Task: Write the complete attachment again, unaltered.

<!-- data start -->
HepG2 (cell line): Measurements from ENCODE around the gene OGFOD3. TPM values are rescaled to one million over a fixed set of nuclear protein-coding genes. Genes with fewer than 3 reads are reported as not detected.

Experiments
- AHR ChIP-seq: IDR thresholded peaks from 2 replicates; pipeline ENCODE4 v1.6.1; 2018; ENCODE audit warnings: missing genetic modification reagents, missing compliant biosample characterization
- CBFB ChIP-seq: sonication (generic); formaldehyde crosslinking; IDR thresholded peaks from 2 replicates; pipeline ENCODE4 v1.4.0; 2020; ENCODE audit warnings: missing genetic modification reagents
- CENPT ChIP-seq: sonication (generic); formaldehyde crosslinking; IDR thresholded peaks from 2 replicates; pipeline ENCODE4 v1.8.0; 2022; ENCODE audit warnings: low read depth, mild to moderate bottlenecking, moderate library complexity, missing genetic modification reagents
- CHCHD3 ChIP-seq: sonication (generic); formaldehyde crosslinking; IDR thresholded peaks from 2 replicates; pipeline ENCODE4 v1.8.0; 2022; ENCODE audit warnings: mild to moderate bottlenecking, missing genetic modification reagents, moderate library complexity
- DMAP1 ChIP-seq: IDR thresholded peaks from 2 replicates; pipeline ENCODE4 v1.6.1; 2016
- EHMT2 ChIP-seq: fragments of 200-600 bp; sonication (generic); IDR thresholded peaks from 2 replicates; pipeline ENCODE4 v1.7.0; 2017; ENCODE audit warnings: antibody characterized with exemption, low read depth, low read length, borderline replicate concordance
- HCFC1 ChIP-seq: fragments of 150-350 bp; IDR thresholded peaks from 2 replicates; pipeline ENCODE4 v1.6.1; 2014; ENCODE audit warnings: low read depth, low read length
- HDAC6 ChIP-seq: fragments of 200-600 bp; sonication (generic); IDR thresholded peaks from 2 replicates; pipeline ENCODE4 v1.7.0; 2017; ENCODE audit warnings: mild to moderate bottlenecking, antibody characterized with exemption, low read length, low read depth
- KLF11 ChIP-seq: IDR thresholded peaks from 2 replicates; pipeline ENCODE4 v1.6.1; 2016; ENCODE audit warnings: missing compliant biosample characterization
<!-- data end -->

HepG2 (cell line): Measurements from ENCODE around the gene OGFOD3. TPM values are rescaled to one million over a fixed set of nuclear protein-coding genes. Genes with fewer than 3 reads are reported as not detected.

Experiments
- AHR ChIP-seq: IDR thresholded peaks from 2 replicates; pipeline ENCODE4 v1.6.1; 2018; ENCODE audit warnings: missing genetic modification reagents, missing compliant biosample characterization
- CBFB ChIP-seq: sonication (generic); formaldehyde crosslinking; IDR thresholded peaks from 2 replicates; pipeline ENCODE4 v1.4.0; 2020; ENCODE audit warnings: missing genetic modification reagents
- CENPT ChIP-seq: sonication (generic); formaldehyde crosslinking; IDR thresholded peaks from 2 replicates; pipeline ENCODE4 v1.8.0; 2022; ENCODE audit warnings: low read depth, mild to moderate bottlenecking, moderate library complexity, missing genetic modification reagents
- CHCHD3 ChIP-seq: sonication (generic); formaldehyde crosslinking; IDR thresholded peaks from 2 replicates; pipeline ENCODE4 v1.8.0; 2022; ENCODE audit warnings: mild to moderate bottlenecking, missing genetic modification reagents, moderate library complexity
- DMAP1 ChIP-seq: IDR thresholded peaks from 2 replicates; pipeline ENCODE4 v1.6.1; 2016
- EHMT2 ChIP-seq: fragments of 200-600 bp; sonication (generic); IDR thresholded peaks from 2 replicates; pipeline ENCODE4 v1.7.0; 2017; ENCODE audit warnings: antibody characterized with exemption, low read depth, low read length, borderline replicate concordance
- HCFC1 ChIP-seq: fragments of 150-350 bp; IDR thresholded peaks from 2 replicates; pipeline ENCODE4 v1.6.1; 2014; ENCODE audit warnings: low read depth, low read length
- HDAC6 ChIP-seq: fragments of 200-600 bp; sonication (generic); IDR thresholded peaks from 2 replicates; pipeline ENCODE4 v1.7.0; 2017; ENCODE audit warnings: mild to moderate bottlenecking, antibody characterized with exemption, low read length, low read depth
- KLF11 ChIP-seq: IDR thresholded peaks from 2 replicates; pipeline ENCODE4 v1.6.1; 2016; ENCODE audit warnings: missing compliant biosample characterization